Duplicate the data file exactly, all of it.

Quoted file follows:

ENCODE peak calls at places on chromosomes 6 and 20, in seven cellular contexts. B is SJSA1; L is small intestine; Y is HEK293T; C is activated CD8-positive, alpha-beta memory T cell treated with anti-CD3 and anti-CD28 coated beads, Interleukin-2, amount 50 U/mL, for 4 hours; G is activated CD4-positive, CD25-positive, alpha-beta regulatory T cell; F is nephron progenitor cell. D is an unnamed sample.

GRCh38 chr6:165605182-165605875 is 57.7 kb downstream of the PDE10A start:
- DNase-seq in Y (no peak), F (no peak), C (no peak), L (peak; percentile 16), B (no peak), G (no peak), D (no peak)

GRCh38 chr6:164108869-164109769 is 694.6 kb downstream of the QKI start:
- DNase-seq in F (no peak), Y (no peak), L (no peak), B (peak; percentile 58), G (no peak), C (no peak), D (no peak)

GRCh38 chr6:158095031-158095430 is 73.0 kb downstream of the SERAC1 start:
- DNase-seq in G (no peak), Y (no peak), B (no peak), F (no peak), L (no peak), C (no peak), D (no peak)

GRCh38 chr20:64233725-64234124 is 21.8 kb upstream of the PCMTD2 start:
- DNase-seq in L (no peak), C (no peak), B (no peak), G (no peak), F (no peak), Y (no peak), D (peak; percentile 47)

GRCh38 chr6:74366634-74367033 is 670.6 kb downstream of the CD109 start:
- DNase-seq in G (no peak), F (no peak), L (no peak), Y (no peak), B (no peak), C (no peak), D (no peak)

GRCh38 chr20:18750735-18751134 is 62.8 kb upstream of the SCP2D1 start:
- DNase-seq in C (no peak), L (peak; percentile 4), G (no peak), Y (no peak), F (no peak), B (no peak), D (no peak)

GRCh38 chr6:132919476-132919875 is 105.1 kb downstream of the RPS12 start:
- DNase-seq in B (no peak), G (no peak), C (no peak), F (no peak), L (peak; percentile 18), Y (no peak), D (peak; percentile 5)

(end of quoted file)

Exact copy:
ENCODE peak calls at places on chromosomes 6 and 20, in seven cellular contexts. B is SJSA1; L is small intestine; Y is HEK293T; C is activated CD8-positive, alpha-beta memory T cell treated with anti-CD3 and anti-CD28 coated beads, Interleukin-2, amount 50 U/mL, for 4 hours; G is activated CD4-positive, CD25-positive, alpha-beta regulatory T cell; F is nephron progenitor cell. D is an unnamed sample.

GRCh38 chr6:165605182-165605875 is 57.7 kb downstream of the PDE10A start:
- DNase-seq in Y (no peak), F (no peak), C (no peak), L (peak; percentile 16), B (no peak), G (no peak), D (no peak)

GRCh38 chr6:164108869-164109769 is 694.6 kb downstream of the QKI start:
- DNase-seq in F (no peak), Y (no peak), L (no peak), B (peak; percentile 58), G (no peak), C (no peak), D (no peak)

GRCh38 chr6:158095031-158095430 is 73.0 kb downstream of the SERAC1 start:
- DNase-seq in G (no peak), Y (no peak), B (no peak), F (no peak), L (no peak), C (no peak), D (no peak)

GRCh38 chr20:64233725-64234124 is 21.8 kb upstream of the PCMTD2 start:
- DNase-seq in L (no peak), C (no peak), B (no peak), G (no peak), F (no peak), Y (no peak), D (peak; percentile 47)

GRCh38 chr6:74366634-74367033 is 670.6 kb downstream of the CD109 start:
- DNase-seq in G (no peak), F (no peak), L (no peak), Y (no peak), B (no peak), C (no peak), D (no peak)

GRCh38 chr20:18750735-18751134 is 62.8 kb upstream of the SCP2D1 start:
- DNase-seq in C (no peak), L (peak; percentile 4), G (no peak), Y (no peak), F (no peak), B (no peak), D (no peak)

GRCh38 chr6:132919476-132919875 is 105.1 kb downstream of the RPS12 start:
- DNase-seq in B (no peak), G (no peak), C (no peak), F (no peak), L (peak; percentile 18), Y (no peak), D (peak; percentile 5)